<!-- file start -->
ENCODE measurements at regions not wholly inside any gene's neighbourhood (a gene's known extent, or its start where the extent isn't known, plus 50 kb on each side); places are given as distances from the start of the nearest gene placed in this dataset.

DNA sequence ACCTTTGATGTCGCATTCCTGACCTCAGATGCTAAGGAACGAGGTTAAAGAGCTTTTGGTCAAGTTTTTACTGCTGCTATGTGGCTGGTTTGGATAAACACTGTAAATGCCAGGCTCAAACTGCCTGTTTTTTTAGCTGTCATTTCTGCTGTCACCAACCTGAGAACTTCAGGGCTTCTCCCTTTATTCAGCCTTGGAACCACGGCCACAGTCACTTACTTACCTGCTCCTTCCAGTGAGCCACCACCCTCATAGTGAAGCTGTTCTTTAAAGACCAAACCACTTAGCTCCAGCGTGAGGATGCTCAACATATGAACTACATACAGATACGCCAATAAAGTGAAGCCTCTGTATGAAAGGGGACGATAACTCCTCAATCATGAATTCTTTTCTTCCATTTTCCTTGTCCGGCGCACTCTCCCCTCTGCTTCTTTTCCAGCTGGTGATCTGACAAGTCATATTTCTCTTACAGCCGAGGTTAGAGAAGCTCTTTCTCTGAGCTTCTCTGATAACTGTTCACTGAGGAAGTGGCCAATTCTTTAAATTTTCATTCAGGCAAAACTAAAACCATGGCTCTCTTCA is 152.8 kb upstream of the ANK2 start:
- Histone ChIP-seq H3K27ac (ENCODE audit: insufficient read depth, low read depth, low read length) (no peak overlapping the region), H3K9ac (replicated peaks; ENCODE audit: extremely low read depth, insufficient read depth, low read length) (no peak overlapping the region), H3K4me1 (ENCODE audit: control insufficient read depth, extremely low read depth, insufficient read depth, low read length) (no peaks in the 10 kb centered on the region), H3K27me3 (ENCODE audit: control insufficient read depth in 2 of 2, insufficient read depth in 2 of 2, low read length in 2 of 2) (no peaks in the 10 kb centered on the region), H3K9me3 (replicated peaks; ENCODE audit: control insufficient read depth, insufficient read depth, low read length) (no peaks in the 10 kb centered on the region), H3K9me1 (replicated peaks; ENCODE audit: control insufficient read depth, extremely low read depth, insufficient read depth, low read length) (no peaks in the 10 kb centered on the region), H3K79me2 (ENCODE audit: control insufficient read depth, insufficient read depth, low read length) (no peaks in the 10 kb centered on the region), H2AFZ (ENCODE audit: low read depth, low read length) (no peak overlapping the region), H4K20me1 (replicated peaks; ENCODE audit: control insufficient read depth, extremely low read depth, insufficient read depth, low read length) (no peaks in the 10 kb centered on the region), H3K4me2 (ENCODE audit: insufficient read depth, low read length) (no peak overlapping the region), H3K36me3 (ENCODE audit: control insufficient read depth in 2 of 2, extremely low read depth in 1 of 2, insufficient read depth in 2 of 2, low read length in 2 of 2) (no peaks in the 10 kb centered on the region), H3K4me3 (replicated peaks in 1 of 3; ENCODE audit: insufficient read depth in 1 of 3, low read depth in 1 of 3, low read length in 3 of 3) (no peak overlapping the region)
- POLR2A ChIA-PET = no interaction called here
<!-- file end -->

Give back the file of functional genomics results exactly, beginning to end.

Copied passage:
ENCODE measurements at regions not wholly inside any gene's neighbourhood (a gene's known extent, or its start where the extent isn't known, plus 50 kb on each side); places are given as distances from the start of the nearest gene placed in this dataset.

DNA sequence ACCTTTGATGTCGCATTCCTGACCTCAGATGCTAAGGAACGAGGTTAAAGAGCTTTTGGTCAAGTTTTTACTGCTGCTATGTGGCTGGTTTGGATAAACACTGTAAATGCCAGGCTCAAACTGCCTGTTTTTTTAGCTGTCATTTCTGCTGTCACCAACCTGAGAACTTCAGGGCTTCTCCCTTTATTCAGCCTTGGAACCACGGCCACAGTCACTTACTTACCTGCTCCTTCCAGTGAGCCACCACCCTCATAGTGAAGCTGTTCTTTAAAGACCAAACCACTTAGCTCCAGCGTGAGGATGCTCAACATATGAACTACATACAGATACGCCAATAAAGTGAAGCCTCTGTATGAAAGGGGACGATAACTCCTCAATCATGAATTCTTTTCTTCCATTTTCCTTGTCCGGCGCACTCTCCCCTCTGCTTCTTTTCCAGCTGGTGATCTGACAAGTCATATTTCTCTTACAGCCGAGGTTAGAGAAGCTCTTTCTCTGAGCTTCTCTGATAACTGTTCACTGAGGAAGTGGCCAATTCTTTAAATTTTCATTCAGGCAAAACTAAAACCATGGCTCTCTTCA is 152.8 kb upstream of the ANK2 start:
- Histone ChIP-seq H3K27ac (ENCODE audit: insufficient read depth, low read depth, low read length) (no peak overlapping the region), H3K9ac (replicated peaks; ENCODE audit: extremely low read depth, insufficient read depth, low read length) (no peak overlapping the region), H3K4me1 (ENCODE audit: control insufficient read depth, extremely low read depth, insufficient read depth, low read length) (no peaks in the 10 kb centered on the region), H3K27me3 (ENCODE audit: control insufficient read depth in 2 of 2, insufficient read depth in 2 of 2, low read length in 2 of 2) (no peaks in the 10 kb centered on the region), H3K9me3 (replicated peaks; ENCODE audit: control insufficient read depth, insufficient read depth, low read length) (no peaks in the 10 kb centered on the region), H3K9me1 (replicated peaks; ENCODE audit: control insufficient read depth, extremely low read depth, insufficient read depth, low read length) (no peaks in the 10 kb centered on the region), H3K79me2 (ENCODE audit: control insufficient read depth, insufficient read depth, low read length) (no peaks in the 10 kb centered on the region), H2AFZ (ENCODE audit: low read depth, low read length) (no peak overlapping the region), H4K20me1 (replicated peaks; ENCODE audit: control insufficient read depth, extremely low read depth, insufficient read depth, low read length) (no peaks in the 10 kb centered on the region), H3K4me2 (ENCODE audit: insufficient read depth, low read length) (no peak overlapping the region), H3K36me3 (ENCODE audit: control insufficient read depth in 2 of 2, extremely low read depth in 1 of 2, insufficient read depth in 2 of 2, low read length in 2 of 2) (no peaks in the 10 kb centered on the region), H3K4me3 (replicated peaks in 1 of 3; ENCODE audit: insufficient read depth in 1 of 3, low read depth in 1 of 3, low read length in 3 of 3) (no peak overlapping the region)
- POLR2A ChIA-PET = no interaction called here